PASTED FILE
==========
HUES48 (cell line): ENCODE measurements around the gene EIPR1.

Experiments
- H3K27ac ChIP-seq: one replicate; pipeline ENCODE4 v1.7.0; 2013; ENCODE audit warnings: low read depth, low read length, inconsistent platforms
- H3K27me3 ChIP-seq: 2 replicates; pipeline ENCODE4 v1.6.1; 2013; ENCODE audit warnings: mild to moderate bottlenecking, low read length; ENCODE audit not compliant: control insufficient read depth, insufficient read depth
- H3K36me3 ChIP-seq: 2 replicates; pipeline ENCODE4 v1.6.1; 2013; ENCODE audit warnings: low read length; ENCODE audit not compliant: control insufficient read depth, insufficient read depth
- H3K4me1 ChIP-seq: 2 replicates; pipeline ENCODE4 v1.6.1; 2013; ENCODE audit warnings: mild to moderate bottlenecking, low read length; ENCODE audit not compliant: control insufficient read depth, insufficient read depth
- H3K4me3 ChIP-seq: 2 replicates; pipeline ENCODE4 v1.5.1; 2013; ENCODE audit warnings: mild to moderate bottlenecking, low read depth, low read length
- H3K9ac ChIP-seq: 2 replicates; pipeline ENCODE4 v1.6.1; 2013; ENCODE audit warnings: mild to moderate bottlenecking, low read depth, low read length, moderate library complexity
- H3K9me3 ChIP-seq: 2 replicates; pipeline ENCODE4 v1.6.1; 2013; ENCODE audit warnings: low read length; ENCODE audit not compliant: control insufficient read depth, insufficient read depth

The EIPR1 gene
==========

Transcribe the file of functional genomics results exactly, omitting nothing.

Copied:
HUES48 (cell line): ENCODE measurements around the gene EIPR1.

Experiments
- H3K27ac ChIP-seq: one replicate; pipeline ENCODE4 v1.7.0; 2013; ENCODE audit warnings: low read depth, low read length, inconsistent platforms
- H3K27me3 ChIP-seq: 2 replicates; pipeline ENCODE4 v1.6.1; 2013; ENCODE audit warnings: mild to moderate bottlenecking, low read length; ENCODE audit not compliant: control insufficient read depth, insufficient read depth
- H3K36me3 ChIP-seq: 2 replicates; pipeline ENCODE4 v1.6.1; 2013; ENCODE audit warnings: low read length; ENCODE audit not compliant: control insufficient read depth, insufficient read depth
- H3K4me1 ChIP-seq: 2 replicates; pipeline ENCODE4 v1.6.1; 2013; ENCODE audit warnings: mild to moderate bottlenecking, low read length; ENCODE audit not compliant: control insufficient read depth, insufficient read depth
- H3K4me3 ChIP-seq: 2 replicates; pipeline ENCODE4 v1.5.1; 2013; ENCODE audit warnings: mild to moderate bottlenecking, low read depth, low read length
- H3K9ac ChIP-seq: 2 replicates; pipeline ENCODE4 v1.6.1; 2013; ENCODE audit warnings: mild to moderate bottlenecking, low read depth, low read length, moderate library complexity
- H3K9me3 ChIP-seq: 2 replicates; pipeline ENCODE4 v1.6.1; 2013; ENCODE audit warnings: low read length; ENCODE audit not compliant: control insufficient read depth, insufficient read depth

The EIPR1 gene